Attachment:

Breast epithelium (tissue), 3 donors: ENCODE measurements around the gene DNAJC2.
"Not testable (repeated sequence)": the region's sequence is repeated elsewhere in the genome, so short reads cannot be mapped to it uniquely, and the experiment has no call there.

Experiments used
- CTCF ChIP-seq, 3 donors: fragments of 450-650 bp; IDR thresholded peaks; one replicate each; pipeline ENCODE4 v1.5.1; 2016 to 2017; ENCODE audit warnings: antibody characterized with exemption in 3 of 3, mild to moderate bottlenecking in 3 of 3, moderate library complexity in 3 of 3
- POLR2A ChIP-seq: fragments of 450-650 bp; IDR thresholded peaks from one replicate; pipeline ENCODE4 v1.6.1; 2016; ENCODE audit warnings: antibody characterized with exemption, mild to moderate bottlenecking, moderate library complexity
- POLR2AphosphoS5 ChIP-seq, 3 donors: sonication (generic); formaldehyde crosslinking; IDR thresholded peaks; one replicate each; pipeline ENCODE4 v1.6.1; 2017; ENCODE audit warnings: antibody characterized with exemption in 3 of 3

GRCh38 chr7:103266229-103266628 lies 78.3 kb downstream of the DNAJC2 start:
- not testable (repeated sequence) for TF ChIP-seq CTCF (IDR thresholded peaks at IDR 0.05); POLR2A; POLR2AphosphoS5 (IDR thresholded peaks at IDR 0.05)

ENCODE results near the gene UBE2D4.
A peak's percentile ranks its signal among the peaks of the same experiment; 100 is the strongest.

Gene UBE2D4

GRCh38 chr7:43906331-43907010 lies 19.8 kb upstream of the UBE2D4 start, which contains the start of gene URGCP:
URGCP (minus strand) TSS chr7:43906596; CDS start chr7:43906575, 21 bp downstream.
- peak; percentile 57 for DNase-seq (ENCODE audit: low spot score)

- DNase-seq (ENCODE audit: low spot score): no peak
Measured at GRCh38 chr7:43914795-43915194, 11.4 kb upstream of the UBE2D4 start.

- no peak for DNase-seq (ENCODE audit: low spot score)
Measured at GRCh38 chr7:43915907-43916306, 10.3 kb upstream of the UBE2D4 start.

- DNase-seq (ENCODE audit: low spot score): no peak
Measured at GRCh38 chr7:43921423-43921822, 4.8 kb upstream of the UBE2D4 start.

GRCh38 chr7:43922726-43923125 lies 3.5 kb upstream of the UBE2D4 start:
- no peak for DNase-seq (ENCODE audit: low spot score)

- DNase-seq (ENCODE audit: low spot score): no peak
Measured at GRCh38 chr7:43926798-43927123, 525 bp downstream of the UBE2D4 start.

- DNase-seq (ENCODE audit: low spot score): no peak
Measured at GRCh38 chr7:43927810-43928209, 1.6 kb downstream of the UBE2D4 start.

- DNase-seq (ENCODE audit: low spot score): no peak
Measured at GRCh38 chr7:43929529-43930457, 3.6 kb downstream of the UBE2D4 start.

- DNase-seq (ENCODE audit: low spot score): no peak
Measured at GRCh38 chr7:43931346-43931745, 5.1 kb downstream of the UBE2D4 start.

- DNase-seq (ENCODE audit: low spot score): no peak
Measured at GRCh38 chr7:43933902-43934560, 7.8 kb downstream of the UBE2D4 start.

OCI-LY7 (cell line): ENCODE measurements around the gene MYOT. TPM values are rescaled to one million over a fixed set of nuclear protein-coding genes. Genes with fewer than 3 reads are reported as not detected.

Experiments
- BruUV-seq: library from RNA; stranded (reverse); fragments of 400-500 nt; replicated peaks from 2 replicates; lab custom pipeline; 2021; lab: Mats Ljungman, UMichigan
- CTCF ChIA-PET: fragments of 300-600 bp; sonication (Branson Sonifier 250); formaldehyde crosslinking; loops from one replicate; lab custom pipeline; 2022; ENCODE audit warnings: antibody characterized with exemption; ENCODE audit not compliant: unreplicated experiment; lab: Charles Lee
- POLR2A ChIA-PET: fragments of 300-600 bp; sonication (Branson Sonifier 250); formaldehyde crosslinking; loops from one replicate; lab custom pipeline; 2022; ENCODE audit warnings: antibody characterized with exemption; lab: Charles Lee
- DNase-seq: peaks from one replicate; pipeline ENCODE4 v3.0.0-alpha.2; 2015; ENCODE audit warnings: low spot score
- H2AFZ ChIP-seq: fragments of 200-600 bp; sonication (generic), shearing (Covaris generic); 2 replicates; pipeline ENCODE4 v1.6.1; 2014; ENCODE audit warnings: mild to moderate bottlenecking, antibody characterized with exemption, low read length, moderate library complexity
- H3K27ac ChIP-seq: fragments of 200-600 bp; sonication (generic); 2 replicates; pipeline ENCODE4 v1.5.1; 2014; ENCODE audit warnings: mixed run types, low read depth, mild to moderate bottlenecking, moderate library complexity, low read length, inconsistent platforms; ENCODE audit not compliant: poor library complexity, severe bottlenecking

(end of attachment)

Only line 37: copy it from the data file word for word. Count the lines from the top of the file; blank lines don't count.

- POLR2A ChIA-PET: fragments of 300-600 bp; sonication (Branson Sonifier 250); formaldehyde crosslinking; loops from one replicate; lab custom pipeline; 2022; ENCODE audit warnings: antibody characterized with exemption; lab: Charles Lee